When the Carve-In Happens, Don’t Get Carved Up.
Inclusion of hospice in Medicare Advantage is all-but-guaranteed to happen in the coming years. How can you prepare to contract with private payers?
The Medicare Advantage juggernaut
The growth in Medicare Advantage (MA) has been significant in the last decade, swelling from 27% of all enrollees in 2012 to 48% in 2022. This number is expected to grow to upwards of 61% of Medicare enrollees in the next decade.
Kaiser Family Foundation, Medicare Advantage in 2022: Enrollment and Key Trends
Medicare Advantage is here to stay. Beneficiaries like the smaller co-pays, enjoy the additional coverage options such as dental and vision, and don’t seem to mind the trade-off of narrower networks and prior authorization requirements. They’re voting with their wallets and rapidly moving to these plans.
Why does this matter to hospice? After all, the Medicare Hospice Benefit isn’t covered under MA. An MA beneficiary who is eligible for hospice reverts to fee-for-service (Medicare Part A), and the hospice receives the same per-diem reimbursement for any type of Medicare patient they serve. This is sometimes referred to as hospice being “carved out” of MA.
However, the status quo doesn’t always stay that way for long. As the “silver tsunami” of baby boomer retirees swell enrollment, the Medicare trust fund is dwindling. There is bipartisan policymaker agreement that Medicare Advantage plans are a useful tool to begin shifting the risk and administrative costs of healthcare to the private sector with a goal of lowering spending and incentivizing quality outcomes. It’s unlikely that hospice will remain outside of MA for very long. The days of status quo reimbursement are almost certainly numbered.
Change is already in motion
While still exempt from MA, updates to the hospice benefit are underway. The Centers for Medicare and Medicaid Services (CMS) have made changes to payment methodology for hospice in recent years, increasing reimbursement for the initial days of routine care and lowering them after day 60. Additionally, hospices are now given additional reimbursement for certain nurse and social work visits in the last seven days of life for hospice patients, an acknowledgement of the increased acuity and symptom management patients can require in that final week.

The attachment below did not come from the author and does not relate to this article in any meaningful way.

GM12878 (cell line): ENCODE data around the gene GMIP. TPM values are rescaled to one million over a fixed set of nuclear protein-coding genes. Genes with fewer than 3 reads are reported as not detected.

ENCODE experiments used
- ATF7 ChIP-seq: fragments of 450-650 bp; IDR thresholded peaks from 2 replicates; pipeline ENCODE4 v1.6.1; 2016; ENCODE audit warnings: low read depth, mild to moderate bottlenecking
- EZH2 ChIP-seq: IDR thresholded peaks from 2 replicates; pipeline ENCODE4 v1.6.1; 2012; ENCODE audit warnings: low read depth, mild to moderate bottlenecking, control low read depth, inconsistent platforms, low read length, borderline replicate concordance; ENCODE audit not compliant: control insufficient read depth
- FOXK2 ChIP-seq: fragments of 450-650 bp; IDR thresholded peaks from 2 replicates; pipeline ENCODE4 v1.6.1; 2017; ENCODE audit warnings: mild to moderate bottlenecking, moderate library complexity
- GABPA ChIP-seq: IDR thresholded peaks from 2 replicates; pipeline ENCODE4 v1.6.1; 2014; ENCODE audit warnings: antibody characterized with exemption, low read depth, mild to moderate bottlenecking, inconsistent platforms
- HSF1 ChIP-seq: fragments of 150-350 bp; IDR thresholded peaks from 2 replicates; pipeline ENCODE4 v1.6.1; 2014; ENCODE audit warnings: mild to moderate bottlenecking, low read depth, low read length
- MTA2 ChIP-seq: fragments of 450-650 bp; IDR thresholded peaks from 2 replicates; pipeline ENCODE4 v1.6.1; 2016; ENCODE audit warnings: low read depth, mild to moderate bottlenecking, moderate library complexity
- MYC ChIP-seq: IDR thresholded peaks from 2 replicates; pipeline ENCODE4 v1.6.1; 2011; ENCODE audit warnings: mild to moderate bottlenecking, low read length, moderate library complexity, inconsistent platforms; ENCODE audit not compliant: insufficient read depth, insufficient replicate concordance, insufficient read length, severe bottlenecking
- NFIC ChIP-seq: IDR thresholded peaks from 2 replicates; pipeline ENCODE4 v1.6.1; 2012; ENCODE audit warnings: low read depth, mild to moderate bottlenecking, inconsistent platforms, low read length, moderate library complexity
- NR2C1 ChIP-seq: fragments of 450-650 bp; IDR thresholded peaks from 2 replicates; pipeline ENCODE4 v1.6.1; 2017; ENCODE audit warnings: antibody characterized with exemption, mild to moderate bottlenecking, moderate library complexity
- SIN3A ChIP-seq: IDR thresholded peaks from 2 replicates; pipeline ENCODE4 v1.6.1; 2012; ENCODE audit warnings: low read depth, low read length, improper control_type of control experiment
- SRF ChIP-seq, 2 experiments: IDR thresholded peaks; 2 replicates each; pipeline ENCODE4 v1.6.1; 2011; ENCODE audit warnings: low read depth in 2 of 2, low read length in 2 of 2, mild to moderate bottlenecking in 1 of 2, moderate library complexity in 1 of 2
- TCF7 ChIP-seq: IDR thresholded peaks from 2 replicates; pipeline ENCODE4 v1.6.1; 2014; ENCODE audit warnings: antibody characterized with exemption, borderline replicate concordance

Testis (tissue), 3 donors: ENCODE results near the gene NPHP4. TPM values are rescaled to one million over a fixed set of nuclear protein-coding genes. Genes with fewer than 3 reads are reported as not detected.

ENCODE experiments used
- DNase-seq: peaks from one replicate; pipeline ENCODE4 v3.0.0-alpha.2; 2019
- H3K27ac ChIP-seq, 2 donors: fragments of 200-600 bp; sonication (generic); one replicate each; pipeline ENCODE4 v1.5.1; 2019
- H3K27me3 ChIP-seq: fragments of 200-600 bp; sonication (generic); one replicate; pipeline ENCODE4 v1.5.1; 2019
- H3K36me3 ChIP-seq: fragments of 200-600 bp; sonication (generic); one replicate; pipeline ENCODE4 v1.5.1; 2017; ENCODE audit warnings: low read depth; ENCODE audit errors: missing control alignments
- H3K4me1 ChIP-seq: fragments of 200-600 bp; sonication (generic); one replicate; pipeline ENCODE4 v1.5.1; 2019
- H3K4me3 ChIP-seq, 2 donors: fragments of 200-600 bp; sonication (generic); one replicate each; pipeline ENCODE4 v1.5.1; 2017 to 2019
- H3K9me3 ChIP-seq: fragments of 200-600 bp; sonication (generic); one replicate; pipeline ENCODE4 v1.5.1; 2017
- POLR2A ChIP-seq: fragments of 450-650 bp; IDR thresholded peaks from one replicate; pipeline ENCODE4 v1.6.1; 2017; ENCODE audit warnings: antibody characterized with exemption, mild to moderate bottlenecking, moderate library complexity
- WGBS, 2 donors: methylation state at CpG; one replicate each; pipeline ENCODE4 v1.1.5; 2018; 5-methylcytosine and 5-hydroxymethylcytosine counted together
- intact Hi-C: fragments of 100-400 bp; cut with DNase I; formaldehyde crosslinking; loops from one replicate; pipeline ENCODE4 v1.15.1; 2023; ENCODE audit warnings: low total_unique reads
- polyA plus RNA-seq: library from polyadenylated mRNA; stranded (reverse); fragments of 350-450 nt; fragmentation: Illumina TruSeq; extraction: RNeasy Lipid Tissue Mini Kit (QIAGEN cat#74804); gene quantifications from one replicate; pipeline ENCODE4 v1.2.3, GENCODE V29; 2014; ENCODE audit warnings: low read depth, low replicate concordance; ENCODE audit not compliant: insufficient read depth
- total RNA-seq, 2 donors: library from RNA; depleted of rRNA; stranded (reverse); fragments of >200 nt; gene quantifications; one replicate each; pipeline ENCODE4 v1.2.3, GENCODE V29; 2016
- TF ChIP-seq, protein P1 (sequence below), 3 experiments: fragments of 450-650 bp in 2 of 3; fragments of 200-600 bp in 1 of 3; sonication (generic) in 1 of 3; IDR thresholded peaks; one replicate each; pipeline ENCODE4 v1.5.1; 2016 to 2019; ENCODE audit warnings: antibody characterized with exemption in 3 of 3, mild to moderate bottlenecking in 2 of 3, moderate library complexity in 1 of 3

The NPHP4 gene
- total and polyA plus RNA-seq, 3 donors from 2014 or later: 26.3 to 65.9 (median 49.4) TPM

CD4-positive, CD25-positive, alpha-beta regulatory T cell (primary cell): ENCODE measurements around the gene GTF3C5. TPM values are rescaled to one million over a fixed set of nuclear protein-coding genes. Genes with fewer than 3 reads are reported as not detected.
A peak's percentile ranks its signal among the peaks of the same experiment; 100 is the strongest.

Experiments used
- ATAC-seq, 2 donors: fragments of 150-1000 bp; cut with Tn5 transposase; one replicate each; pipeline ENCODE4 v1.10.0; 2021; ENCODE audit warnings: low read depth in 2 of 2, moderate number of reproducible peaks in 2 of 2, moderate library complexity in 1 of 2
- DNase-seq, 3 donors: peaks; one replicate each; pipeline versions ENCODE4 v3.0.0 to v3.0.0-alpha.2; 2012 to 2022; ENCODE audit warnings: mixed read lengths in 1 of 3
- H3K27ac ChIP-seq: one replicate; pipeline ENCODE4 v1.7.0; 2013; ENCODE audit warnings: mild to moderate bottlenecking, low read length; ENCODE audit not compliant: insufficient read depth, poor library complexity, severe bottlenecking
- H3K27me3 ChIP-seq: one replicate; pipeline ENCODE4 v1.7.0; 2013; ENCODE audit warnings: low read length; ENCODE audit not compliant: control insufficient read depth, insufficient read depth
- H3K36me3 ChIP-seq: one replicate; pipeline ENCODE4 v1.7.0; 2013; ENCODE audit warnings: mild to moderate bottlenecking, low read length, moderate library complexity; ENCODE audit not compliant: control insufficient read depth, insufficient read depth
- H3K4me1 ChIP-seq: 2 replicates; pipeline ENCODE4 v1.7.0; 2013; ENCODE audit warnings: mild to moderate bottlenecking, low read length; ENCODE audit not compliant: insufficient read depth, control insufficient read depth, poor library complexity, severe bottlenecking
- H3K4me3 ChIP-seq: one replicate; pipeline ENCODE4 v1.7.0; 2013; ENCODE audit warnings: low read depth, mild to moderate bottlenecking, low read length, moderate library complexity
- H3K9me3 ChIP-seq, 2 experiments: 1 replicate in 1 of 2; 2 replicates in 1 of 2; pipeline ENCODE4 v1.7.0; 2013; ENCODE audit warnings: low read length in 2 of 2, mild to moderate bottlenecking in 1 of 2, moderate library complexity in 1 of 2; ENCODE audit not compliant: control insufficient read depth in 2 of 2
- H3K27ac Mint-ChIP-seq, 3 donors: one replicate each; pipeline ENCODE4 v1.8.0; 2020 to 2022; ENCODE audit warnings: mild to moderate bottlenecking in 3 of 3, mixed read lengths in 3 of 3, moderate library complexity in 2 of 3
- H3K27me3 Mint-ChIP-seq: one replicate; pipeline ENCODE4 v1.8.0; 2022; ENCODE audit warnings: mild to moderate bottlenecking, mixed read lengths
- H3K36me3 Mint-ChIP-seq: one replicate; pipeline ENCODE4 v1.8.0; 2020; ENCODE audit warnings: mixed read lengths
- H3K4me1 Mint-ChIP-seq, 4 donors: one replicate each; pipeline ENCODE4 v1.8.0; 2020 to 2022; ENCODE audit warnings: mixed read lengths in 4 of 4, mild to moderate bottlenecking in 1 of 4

Perhaps more striking is the inclusion of hospice in the Value-Based Insurance Design (VBID) program. Run by the Centers for Medicare and Medicaid Innovation (CMMI), this program is actively piloting inclusion of hospice in Medicare Advantage plans. Under this demonstration, participating MA plans can develop closed networks that rely only on contracted hospices to provide care to their beneficiaries (currently, any Medicare patient can choose any hospice that serves their geographic area). MA plans also have the ability to negotiate rates with contracted hospices. From Transcend’s experience with our clients who provide care under the Medicare Home Health Benefit (which is already carved into MA), these negotiations almost always start with rate reductions from the fee-for-service episodic payment schedules. CMS is committed to the VBID program, having recently extended the pilot through 2030.
The program also allows for some exciting potential innovations, such as providing hospice care concurrent to curative treatments and encouraging palliative care payer arrangements. These represent significant longer-term opportunities for forward-thinking hospice providers.
How should you go about growing your continuum of care and increasing your appeal to MA plans? Check out Transcend’s Stan Massey and Rhonda Sanders of Empath Health as they discuss expanding the continuum of care in this Transcend podcast.
Proving your value to payers